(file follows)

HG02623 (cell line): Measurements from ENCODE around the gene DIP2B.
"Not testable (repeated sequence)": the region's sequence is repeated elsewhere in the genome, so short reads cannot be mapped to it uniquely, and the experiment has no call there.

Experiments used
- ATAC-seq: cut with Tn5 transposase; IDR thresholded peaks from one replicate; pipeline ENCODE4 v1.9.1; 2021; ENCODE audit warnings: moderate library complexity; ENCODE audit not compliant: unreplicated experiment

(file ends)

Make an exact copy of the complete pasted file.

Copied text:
HG02623 (cell line): Measurements from ENCODE around the gene DIP2B.
"Not testable (repeated sequence)": the region's sequence is repeated elsewhere in the genome, so short reads cannot be mapped to it uniquely, and the experiment has no call there.

Experiments used
- ATAC-seq: cut with Tn5 transposase; IDR thresholded peaks from one replicate; pipeline ENCODE4 v1.9.1; 2021; ENCODE audit warnings: moderate library complexity; ENCODE audit not compliant: unreplicated experiment